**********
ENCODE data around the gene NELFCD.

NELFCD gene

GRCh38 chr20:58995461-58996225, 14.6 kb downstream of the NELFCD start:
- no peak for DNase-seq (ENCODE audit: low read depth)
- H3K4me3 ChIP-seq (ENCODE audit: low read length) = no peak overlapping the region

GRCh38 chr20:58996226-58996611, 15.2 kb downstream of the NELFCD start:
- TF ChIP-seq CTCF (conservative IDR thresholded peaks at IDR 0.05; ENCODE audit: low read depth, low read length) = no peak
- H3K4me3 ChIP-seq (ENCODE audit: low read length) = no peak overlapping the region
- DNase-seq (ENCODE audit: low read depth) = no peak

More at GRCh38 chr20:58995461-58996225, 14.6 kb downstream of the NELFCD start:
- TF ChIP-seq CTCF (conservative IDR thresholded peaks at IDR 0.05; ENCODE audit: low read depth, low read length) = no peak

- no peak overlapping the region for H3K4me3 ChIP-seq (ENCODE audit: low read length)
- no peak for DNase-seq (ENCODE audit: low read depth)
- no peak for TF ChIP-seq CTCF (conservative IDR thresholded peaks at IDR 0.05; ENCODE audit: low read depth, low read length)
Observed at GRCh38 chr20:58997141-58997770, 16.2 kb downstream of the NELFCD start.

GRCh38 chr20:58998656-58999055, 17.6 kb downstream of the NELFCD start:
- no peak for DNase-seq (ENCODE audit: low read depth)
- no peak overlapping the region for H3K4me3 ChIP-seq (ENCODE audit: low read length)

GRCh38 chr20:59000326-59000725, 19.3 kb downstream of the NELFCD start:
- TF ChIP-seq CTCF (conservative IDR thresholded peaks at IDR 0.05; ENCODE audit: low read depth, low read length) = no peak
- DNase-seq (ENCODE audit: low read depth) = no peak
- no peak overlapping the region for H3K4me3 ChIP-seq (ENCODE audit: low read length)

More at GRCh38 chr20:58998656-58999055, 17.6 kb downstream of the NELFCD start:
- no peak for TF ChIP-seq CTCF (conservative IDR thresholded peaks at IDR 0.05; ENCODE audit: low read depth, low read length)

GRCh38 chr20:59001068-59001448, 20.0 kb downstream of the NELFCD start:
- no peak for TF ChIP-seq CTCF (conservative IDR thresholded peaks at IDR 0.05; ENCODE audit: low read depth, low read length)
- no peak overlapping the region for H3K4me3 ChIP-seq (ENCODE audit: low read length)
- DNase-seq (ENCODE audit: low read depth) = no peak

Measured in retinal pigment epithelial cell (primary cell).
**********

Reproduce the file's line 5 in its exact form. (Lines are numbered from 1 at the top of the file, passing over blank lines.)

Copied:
- H3K4me3 ChIP-seq (ENCODE audit: low read length) = no peak overlapping the region